Geoffrey Nowland was with the 9th Australian Division besieged in Tobruk. His diary paints a broad picture of the privations and daily life within the garrison, as well as some of the battles:
31st July 1941
Last night I witnessed the most spectacular fireworks display I have yet seen. It was Tobruk’s elaborate reception to the enemy bombers that visited us and duly departed, rather hurriedly, after depositing their contributions to the show.
Thousand pound bombs and big ack’ack’ guns with accompanying loud bangs, did their best to rival an outback Aussie thunderstorm; while long inquisitive fingers of light from the searchlight batteries wove fantastic mathematical designs against the clear sky. Order amongst chaos!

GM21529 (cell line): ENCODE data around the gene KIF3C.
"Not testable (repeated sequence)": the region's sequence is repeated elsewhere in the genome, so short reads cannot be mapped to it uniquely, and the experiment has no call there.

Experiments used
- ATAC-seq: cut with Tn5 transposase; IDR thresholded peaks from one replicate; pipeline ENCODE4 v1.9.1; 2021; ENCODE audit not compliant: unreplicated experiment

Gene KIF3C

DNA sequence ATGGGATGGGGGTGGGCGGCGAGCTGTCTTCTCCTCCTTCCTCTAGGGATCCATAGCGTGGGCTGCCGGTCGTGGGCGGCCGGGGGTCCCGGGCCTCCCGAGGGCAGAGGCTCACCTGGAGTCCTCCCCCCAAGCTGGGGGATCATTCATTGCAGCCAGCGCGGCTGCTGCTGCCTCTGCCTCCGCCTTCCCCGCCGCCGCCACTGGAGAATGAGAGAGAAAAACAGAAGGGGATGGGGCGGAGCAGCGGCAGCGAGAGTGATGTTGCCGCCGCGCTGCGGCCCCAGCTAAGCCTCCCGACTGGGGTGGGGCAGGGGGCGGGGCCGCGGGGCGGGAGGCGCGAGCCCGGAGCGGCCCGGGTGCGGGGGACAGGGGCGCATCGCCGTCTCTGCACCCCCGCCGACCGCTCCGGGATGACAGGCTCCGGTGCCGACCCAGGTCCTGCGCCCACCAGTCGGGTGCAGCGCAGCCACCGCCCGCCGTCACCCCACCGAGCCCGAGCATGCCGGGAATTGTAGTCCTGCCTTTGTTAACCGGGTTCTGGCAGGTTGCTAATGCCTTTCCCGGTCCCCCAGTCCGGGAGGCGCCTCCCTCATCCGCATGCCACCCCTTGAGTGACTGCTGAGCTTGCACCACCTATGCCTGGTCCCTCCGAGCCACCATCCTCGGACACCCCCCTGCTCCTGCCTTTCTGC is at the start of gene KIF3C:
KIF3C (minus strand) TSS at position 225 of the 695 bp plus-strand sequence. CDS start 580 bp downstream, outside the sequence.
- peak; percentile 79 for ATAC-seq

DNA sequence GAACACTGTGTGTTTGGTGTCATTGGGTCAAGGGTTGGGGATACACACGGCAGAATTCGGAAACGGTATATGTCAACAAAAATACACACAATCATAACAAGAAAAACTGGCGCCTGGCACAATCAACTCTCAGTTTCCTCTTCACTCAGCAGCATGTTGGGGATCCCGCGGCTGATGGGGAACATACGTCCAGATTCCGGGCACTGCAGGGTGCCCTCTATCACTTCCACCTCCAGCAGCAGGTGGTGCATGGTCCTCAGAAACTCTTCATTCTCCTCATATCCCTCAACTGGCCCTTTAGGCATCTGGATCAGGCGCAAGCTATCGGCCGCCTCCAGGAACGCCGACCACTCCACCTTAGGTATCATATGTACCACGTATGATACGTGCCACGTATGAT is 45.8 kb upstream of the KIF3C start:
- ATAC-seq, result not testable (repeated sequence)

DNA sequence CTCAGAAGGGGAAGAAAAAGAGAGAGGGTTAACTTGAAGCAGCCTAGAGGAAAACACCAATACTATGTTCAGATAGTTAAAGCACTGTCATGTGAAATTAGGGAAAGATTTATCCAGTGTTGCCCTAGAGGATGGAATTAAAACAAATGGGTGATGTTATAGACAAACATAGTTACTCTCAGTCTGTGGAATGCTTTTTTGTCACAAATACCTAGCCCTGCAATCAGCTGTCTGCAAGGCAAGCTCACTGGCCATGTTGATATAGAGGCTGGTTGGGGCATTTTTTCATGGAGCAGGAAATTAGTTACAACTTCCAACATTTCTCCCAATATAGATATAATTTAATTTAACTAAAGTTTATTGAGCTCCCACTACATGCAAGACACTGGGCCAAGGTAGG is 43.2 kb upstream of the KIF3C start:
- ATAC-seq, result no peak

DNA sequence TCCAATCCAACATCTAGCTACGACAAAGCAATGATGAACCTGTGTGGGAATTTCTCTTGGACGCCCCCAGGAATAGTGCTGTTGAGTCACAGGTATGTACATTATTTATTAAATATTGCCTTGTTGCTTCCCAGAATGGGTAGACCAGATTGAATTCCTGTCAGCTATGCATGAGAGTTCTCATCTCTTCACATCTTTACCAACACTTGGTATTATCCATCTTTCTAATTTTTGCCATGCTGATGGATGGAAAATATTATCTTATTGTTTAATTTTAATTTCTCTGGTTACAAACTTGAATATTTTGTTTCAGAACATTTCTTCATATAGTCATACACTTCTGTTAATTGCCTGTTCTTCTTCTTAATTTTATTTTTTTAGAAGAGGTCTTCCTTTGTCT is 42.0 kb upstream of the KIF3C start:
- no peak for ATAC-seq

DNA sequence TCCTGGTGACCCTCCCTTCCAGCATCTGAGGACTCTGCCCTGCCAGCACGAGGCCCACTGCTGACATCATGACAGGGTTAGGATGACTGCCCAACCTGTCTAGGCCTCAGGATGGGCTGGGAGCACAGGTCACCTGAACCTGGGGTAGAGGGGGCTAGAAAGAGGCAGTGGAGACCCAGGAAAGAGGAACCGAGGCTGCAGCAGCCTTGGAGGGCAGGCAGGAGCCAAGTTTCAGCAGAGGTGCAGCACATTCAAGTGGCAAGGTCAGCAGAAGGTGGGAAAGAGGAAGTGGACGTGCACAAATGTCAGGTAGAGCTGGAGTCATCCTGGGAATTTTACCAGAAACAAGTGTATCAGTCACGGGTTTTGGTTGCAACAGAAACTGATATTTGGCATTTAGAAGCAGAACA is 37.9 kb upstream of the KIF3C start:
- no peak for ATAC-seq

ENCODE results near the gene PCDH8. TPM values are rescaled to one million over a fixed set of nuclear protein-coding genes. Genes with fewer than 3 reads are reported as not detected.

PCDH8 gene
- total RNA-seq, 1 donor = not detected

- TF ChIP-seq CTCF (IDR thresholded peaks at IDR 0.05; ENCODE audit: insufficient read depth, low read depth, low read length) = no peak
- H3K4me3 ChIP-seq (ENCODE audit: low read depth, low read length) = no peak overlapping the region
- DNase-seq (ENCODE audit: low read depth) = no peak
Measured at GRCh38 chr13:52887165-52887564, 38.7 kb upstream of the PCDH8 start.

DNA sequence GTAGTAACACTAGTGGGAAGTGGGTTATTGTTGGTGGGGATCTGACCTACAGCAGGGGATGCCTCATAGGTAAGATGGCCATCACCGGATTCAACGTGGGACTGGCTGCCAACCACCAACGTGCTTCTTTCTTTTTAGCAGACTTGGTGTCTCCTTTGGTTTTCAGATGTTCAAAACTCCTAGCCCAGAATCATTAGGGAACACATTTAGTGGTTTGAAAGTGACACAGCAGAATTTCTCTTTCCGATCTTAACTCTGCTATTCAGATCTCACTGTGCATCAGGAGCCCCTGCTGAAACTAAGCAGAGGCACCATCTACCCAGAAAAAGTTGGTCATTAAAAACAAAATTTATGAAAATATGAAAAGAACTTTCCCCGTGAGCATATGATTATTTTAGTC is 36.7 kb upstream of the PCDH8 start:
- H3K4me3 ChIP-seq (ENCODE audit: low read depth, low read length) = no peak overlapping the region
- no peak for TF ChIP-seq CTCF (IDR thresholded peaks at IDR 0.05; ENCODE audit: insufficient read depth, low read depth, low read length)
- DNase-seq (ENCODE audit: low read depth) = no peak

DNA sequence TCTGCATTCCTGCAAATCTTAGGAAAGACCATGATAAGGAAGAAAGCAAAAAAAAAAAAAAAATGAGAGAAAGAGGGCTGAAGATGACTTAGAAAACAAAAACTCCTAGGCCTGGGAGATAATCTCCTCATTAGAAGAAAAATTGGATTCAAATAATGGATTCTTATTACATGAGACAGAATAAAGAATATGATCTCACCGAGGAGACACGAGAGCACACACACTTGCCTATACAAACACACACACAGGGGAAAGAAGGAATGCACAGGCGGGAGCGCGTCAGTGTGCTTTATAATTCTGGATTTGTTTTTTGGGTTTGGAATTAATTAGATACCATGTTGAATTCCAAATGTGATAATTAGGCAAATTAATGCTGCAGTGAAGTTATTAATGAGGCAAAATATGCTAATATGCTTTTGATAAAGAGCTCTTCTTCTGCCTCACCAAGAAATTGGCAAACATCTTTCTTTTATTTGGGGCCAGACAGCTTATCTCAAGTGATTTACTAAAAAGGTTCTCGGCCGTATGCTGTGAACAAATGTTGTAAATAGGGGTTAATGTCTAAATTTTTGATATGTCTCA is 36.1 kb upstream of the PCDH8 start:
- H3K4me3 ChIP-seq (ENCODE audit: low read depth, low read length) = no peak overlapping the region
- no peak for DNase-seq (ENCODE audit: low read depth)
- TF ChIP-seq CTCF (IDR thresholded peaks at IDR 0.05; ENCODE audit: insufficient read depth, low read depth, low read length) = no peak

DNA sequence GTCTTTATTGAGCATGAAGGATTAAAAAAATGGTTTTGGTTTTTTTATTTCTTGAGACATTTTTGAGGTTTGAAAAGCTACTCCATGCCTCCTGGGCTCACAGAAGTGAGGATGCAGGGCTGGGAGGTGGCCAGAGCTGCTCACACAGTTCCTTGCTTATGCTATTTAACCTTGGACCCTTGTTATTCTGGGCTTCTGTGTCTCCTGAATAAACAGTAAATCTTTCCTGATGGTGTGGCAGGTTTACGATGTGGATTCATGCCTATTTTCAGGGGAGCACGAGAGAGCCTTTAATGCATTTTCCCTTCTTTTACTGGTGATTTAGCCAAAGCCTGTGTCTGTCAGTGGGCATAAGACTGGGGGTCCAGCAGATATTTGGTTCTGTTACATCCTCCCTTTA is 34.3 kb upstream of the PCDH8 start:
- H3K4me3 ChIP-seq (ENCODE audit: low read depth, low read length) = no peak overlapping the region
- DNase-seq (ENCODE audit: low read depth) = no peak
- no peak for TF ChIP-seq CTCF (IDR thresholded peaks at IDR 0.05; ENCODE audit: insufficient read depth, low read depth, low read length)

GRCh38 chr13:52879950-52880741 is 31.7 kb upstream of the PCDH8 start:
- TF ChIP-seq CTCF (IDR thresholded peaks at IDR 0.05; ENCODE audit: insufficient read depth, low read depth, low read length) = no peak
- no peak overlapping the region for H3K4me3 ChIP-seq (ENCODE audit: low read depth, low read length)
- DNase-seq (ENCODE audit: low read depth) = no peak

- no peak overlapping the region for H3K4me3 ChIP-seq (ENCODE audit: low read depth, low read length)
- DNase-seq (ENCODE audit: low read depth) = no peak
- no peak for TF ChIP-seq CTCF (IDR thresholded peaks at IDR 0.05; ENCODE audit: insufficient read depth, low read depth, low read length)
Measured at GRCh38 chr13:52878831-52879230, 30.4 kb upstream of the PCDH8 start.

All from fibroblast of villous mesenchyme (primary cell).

Smaller guns filled the heavens with multi-coloured tracers that must have given the raiders the jitters, but that was to us an impressive, heartening sight. Occasionally a thin silver stream of tracers would strangely flow down against the luminous tide, as some optimistic invisible raider dared to pit his guns against the formidable ground defences.
These displays are naturally best appreciated from a distance, where descending flak and shrapnel are the chief hazard, but in any case where heavy bombs are likely to be dropped there is usually an adequate shelter; which is just as well, because in Tobruk are to be seen reinforced concrete walls two feet thick, caved in as though they were matchwood, under the impact of a heavy bomb.
See Kenneth Rankin, Editor Lest We Forget : Fifty Years On